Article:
United States District Court, D. Colorado
ORDER OF DISMISSAL
LEWIS T. BABCOCK, SENIOR JUDGE UNITED STATES DISTRICT COURT
Plaintiff, Derrick Taylor, is a prisoner in the custody of the Colorado Department of Corrections. Mr. Taylor has filed pro se a Prisoner Complaint (ECF No. 1) pursuant to 42 U.S.C. § 1983 claiming he was denied due process in connection with disciplinary proceedings that resulted in a disciplinary conviction as well as his termination from community corrections. He seeks damages as relief.
Mr. Taylor has been granted leave to proceed in forma pauperis pursuant to 28 U.S.C. § 1915 in this action. Pursuant to § 1915(e)(2)(B)(i), the Court must dismiss the action if the claims Mr. Taylor asserts are frivolous or malicious. A legally frivolous claim is one in which the plaintiff asserts the violation of a legal interest that clearly does not exist or asserts facts that do not support an arguable claim. See Neitzke v. Williams, 490 U.S. 319, 327-28 (1989). For the reasons stated below, the Court will dismiss the action as legally frivolous and malicious.
The Court must construe the Prisoner Complaint liberally because Mr. Taylor is not represented by an attorney. See Haines v. Kerner, 404 U.S. 519, 520-21 (1972); Hall v. Bellmon, 935 F.2d 1106, 1110 (10th Cir. 1991). If the Prisoner Complaint reasonably can be read “to state a valid claim on which the plaintiff could prevail, [the Court] should do so despite the plaintiff’s failure to cite proper legal authority, his confusion of various legal theories, his poor syntax and sentence construction, or his unfamiliarity with pleading requirements.” Hall, 935 F.2d at 1110. However, the Court should not be an advocate for a pro se litigant. See id.
Mr. Taylor claims he was denied due process at a disciplinary hearing on August 26, 2014, because the hearing officer was not impartial, allowed the charges to be amended without sufficient notice, found him guilty without sufficient evidence, and convicted him of an offense that was not included in the notice of charges. Mr. Taylor asserted substantially similar claims in a prior § 1983 action against the same Defendant. See Taylor v. Duran, No. 15-cv-00114-LTB (D. Colo. Jan. 22, 2015). The Court dismissed case number 15-cv-00114-LTB without prejudice because Mr. Taylor’s claims for damages were barred by the rule in Heck v. Humphrey, 512 U.S. 477 (1994), and, to the extent he was seeking habeas corpus relief, the claims were not raised properly in a § 1983 action. Mr. Taylor subsequently filed a habeas corpus action pursuant to 28 U.S.C. § 2241 challenging the validity of the same disciplinary conviction and raising substantially similar due process claims. See Taylor v. Zupan, No. 15-cv-01007-GPG (D. Colo. filed May 26, 2015). The habeas corpus action remains pending.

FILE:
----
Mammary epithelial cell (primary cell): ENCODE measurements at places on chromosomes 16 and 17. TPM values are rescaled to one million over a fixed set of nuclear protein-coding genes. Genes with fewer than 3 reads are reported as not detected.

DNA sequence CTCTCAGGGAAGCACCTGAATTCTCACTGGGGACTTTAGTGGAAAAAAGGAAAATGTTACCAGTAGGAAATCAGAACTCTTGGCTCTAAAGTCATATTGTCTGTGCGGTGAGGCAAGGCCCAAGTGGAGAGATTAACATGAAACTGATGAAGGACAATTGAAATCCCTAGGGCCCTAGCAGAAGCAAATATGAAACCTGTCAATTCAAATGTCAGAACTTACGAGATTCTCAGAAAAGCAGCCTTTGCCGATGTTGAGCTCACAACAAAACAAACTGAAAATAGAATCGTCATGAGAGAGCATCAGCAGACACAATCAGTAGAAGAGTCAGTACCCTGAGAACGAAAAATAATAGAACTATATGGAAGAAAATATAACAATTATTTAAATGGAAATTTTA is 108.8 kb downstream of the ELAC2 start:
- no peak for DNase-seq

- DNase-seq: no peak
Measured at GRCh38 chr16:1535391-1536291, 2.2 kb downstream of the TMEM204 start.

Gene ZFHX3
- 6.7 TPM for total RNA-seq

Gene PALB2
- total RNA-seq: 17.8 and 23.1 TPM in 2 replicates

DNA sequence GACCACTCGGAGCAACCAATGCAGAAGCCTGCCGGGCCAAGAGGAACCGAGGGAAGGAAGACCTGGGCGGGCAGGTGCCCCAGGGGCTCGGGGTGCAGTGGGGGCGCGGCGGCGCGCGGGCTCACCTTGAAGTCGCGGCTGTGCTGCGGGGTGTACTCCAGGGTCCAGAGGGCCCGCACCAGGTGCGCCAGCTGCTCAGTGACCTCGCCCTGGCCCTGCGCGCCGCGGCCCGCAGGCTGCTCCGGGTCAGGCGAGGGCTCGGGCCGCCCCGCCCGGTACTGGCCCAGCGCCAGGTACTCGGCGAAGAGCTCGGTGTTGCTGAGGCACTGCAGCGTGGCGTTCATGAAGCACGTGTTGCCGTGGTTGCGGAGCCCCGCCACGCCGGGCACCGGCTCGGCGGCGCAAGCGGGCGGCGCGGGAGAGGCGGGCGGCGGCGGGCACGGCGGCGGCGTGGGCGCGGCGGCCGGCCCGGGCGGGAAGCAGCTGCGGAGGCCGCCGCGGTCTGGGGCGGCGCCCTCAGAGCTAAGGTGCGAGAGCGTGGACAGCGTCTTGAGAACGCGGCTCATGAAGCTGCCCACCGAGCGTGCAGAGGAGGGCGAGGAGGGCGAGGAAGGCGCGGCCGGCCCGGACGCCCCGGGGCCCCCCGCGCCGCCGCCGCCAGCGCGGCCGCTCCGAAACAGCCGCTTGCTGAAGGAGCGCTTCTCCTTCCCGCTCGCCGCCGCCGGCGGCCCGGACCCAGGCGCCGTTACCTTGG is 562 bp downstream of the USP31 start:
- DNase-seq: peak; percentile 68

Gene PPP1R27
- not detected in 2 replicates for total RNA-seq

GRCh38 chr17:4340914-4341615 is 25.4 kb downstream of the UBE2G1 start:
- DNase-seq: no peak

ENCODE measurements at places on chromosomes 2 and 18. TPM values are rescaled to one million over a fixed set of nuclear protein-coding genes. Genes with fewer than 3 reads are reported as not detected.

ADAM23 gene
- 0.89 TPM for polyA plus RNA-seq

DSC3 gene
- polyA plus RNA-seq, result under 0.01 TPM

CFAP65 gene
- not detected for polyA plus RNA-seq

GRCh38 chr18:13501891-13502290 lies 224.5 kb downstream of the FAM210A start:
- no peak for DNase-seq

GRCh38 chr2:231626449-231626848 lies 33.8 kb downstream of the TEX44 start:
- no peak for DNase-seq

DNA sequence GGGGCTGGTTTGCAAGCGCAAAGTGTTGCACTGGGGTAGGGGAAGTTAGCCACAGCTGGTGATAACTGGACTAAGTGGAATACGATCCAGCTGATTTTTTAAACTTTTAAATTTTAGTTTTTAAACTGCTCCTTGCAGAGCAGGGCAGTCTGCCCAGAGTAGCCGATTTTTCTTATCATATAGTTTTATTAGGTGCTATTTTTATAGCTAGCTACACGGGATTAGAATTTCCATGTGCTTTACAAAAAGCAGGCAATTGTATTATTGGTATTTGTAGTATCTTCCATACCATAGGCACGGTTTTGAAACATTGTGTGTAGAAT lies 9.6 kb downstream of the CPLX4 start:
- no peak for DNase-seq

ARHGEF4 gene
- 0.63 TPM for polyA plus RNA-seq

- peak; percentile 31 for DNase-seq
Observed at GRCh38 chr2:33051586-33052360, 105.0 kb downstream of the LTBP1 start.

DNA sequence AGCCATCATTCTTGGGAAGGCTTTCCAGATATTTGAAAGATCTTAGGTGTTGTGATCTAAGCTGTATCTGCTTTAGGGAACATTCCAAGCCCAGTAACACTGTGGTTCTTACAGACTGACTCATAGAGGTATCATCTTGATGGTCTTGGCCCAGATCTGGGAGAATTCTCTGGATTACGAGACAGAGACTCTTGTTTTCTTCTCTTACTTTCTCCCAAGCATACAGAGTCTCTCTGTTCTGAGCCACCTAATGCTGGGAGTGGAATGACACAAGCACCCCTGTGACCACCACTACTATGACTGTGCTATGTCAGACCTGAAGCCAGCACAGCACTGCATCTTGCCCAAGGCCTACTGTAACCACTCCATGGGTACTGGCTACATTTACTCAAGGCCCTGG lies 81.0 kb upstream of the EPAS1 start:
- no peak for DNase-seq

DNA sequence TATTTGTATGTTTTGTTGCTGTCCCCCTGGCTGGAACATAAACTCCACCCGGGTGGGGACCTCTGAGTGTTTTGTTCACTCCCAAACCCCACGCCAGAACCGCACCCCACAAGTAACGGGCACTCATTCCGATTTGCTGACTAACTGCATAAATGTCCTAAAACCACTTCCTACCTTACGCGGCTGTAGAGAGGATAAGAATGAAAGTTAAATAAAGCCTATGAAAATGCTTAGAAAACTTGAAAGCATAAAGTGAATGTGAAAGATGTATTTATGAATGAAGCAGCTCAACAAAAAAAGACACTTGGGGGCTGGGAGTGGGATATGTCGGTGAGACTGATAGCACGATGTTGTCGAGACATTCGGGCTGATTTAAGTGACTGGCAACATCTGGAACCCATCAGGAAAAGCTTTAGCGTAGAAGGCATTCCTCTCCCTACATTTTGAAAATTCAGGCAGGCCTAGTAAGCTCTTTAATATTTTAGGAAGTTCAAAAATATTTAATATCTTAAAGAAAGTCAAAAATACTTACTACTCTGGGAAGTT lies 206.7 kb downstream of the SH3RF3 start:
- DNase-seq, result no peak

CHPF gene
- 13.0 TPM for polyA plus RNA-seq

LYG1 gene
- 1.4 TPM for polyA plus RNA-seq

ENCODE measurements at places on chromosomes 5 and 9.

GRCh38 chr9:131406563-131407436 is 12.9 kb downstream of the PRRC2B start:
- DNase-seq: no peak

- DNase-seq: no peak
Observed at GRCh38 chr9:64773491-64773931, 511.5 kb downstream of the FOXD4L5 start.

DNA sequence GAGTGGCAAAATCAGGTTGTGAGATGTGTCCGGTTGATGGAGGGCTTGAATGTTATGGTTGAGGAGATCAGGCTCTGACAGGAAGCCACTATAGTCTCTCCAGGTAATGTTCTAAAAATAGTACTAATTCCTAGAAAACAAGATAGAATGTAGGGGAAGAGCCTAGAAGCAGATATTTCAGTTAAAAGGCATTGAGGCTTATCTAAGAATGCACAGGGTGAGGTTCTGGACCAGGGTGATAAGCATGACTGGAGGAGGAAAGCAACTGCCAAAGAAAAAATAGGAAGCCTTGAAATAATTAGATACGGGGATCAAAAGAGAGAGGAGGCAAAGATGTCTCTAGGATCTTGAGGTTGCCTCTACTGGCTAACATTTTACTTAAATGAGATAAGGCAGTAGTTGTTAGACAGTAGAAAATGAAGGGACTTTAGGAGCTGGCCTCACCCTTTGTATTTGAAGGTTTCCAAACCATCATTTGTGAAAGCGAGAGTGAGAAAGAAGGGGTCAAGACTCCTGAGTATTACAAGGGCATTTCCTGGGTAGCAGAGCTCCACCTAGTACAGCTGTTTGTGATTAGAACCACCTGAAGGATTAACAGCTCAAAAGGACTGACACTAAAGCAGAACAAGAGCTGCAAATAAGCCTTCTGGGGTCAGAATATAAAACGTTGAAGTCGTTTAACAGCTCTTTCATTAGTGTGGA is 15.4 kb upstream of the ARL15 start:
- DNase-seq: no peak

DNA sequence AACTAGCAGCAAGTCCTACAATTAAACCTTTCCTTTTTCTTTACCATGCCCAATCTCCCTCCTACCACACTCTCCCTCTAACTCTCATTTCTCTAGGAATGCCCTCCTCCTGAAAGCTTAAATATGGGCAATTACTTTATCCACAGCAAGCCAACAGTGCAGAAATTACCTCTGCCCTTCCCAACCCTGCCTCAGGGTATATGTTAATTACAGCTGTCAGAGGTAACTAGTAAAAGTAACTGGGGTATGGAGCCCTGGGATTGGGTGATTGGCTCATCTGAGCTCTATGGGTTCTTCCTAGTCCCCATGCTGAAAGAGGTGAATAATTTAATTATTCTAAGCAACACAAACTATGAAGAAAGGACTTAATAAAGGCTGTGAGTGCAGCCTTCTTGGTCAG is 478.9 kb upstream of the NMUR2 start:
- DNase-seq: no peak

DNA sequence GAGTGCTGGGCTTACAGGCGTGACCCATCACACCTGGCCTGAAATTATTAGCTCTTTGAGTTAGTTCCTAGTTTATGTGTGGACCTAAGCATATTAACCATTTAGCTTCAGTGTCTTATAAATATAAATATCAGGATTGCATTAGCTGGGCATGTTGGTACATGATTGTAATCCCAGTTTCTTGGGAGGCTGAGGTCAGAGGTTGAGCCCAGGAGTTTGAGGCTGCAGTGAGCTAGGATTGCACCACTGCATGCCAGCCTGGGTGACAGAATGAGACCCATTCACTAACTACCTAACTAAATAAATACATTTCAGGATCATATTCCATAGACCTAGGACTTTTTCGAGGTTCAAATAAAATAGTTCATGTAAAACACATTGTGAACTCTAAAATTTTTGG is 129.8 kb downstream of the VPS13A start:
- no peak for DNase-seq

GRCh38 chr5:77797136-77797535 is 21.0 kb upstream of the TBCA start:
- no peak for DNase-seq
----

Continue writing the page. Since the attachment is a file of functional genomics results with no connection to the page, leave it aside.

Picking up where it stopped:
“Repetitious litigation of virtually identical causes of action may be dismissed under § 1915 as frivolous or malicious.” McWilliams v. Colorado, 121 F.3d 573, 574 (10th Cir. 1997) (quotation marks and alteration omitted). To determine whether a pleading repeats pending or previously litigated claims, the Court may consult its own records. See Duhart v. Carlson, 469 F.2d 471, 473 (10th Cir. 1972). The Court has consulted its records and finds that the due process claims for damages Mr. Taylor asserts in the instant action are virtually identical to the due process claims for damages he raised in case number 15-cv-00144-LTB. Although case number 15-cv-00144-LTB was dismissed without prejudice, Mr. Taylor was advised in that action that he could not assert any claims for damages that implicate the validity of the disciplinary conviction and his removal from community corrections until he invalidates the disciplinary conviction. See Heck, 512 U.S. at 486-87.
Mr. Taylor still has not invalidated the disciplinary conviction. Therefore, his due process claims for damages still are barred by Heck. Furthermore, because Mr. Taylor was advised that he may not pursue his due process claims for damages unless the disciplinary conviction has been invalidated, the instant action is repetitive and will be dismissed as frivolous and malicious.
The Court also certifies pursuant to 28 U.S.C. § 1915(a)(3) that any appeal from this order would not be taken in good faith and therefore in forma pauperis status will be denied for the purpose of appeal. See Coppedge v. United States, 369 U.S. 438 (1962). If Plaintiff files a notice of appeal he also must pay the full $505 appellate filing fee or file a motion to proceed in forma pauperis in the United States Court of Appeals for the Tenth Circuit within thirty days in accordance with Fed. R. App. P. 24. Accordingly, it is
ORDERED that the Prisoner Complaint and the action are dismissed as legally frivolous and malicious pursuant to 28 U.S.C. § 1915(e)(2)(B)(i). It is
FURTHER ORDERED that leave to proceed in forma pauperis on appeal is denied without prejudice to the filing of a motion seeking leave to proceed in forma pauperis on appeal in the ...